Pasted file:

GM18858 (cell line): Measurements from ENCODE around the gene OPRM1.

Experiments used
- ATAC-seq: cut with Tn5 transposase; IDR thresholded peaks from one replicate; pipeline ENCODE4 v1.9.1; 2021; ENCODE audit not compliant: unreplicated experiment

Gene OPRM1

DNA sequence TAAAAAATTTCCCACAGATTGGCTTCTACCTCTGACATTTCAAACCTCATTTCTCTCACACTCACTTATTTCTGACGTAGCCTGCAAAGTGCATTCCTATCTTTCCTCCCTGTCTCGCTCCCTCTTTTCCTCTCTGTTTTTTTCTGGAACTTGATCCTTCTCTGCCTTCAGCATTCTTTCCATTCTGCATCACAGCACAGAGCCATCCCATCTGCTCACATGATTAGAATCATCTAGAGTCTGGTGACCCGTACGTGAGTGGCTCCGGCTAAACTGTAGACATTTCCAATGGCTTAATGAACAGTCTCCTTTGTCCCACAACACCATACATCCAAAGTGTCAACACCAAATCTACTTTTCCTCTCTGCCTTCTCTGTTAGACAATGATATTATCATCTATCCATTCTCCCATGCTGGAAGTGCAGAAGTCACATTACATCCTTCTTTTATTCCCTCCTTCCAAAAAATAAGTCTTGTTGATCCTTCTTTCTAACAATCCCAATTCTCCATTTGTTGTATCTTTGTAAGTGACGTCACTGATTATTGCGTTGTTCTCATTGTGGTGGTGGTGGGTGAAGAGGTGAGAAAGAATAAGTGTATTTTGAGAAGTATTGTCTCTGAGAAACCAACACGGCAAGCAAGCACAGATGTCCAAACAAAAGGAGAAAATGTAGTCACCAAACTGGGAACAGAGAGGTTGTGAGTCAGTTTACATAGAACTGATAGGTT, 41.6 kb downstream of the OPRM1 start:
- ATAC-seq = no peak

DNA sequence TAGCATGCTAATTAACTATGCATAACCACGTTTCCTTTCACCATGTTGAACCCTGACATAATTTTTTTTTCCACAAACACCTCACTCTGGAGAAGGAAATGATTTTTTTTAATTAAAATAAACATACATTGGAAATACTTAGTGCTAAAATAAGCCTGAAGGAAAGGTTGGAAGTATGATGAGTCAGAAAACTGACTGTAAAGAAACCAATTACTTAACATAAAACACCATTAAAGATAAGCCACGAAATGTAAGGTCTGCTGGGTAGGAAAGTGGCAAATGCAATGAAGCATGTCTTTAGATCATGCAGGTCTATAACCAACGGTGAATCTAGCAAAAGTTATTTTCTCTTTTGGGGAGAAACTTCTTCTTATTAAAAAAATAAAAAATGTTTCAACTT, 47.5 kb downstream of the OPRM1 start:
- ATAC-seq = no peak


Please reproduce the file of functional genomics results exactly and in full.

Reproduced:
GM18858 (cell line): Measurements from ENCODE around the gene OPRM1.

Experiments used
- ATAC-seq: cut with Tn5 transposase; IDR thresholded peaks from one replicate; pipeline ENCODE4 v1.9.1; 2021; ENCODE audit not compliant: unreplicated experiment

Gene OPRM1

DNA sequence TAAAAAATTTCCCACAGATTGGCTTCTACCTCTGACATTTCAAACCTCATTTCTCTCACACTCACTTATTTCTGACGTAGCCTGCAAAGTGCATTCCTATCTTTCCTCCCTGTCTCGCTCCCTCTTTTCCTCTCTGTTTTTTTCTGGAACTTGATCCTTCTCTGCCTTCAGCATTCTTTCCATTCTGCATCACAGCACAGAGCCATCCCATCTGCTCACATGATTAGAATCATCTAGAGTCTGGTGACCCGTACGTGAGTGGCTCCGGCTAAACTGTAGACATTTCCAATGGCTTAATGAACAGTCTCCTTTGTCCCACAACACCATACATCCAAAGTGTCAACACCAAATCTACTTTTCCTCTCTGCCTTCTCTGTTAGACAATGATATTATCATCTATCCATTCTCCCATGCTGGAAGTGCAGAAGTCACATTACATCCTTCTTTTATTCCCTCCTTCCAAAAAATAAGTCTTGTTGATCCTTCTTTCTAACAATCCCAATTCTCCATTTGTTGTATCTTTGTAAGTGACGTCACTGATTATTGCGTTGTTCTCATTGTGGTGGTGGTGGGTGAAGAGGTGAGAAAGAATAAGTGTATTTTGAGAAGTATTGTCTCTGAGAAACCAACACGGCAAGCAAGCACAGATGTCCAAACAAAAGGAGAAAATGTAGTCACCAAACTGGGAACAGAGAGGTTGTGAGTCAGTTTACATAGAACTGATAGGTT, 41.6 kb downstream of the OPRM1 start:
- ATAC-seq = no peak

DNA sequence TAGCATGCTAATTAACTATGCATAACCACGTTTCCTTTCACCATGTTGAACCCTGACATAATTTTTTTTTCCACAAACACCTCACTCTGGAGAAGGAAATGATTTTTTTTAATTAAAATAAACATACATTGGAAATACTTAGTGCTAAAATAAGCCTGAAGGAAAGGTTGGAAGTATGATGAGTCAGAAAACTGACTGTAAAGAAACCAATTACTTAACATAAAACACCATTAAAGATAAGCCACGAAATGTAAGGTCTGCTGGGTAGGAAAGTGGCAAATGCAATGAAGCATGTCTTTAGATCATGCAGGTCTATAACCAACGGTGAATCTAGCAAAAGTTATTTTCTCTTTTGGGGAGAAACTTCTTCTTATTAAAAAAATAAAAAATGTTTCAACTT, 47.5 kb downstream of the OPRM1 start:
- ATAC-seq = no peak